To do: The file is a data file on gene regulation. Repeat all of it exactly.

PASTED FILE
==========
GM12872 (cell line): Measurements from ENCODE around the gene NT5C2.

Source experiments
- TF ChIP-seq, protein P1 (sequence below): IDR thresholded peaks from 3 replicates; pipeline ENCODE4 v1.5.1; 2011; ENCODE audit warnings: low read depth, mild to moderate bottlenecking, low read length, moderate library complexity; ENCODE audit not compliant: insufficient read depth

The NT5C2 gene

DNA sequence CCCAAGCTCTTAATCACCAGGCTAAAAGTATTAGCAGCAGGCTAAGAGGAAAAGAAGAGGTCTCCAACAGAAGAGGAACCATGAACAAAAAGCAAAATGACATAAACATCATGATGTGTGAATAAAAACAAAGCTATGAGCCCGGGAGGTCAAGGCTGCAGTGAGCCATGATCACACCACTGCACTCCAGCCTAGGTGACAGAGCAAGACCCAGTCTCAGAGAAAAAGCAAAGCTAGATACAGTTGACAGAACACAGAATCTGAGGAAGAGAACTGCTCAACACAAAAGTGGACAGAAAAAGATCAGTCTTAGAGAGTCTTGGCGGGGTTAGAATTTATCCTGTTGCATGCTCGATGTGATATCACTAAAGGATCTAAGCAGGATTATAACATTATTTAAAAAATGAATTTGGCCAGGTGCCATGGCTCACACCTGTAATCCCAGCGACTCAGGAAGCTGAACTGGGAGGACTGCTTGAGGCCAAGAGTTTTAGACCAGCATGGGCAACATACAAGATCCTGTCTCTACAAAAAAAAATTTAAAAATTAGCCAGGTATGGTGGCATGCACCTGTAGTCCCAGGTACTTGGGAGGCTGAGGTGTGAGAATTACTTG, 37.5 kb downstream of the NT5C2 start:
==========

GM12872 (cell line): Measurements from ENCODE around the gene NT5C2.

Source experiments
- TF ChIP-seq, protein P1 (sequence below): IDR thresholded peaks from 3 replicates; pipeline ENCODE4 v1.5.1; 2011; ENCODE audit warnings: low read depth, mild to moderate bottlenecking, low read length, moderate library complexity; ENCODE audit not compliant: insufficient read depth

The NT5C2 gene

DNA sequence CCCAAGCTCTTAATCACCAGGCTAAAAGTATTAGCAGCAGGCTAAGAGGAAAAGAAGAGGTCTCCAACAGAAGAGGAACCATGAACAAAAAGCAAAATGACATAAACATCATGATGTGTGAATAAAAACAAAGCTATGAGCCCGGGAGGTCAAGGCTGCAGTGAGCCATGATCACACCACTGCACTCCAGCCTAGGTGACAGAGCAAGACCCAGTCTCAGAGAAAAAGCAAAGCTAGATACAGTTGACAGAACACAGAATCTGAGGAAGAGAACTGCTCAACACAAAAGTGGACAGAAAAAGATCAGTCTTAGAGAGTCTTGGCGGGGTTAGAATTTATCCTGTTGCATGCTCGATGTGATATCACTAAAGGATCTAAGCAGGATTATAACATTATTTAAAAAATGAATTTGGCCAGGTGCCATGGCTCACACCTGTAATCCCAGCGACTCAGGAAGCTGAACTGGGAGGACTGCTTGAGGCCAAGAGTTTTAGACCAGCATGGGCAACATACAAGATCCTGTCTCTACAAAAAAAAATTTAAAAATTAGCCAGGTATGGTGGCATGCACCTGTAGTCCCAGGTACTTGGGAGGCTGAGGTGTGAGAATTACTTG, 37.5 kb downstream of the NT5C2 start: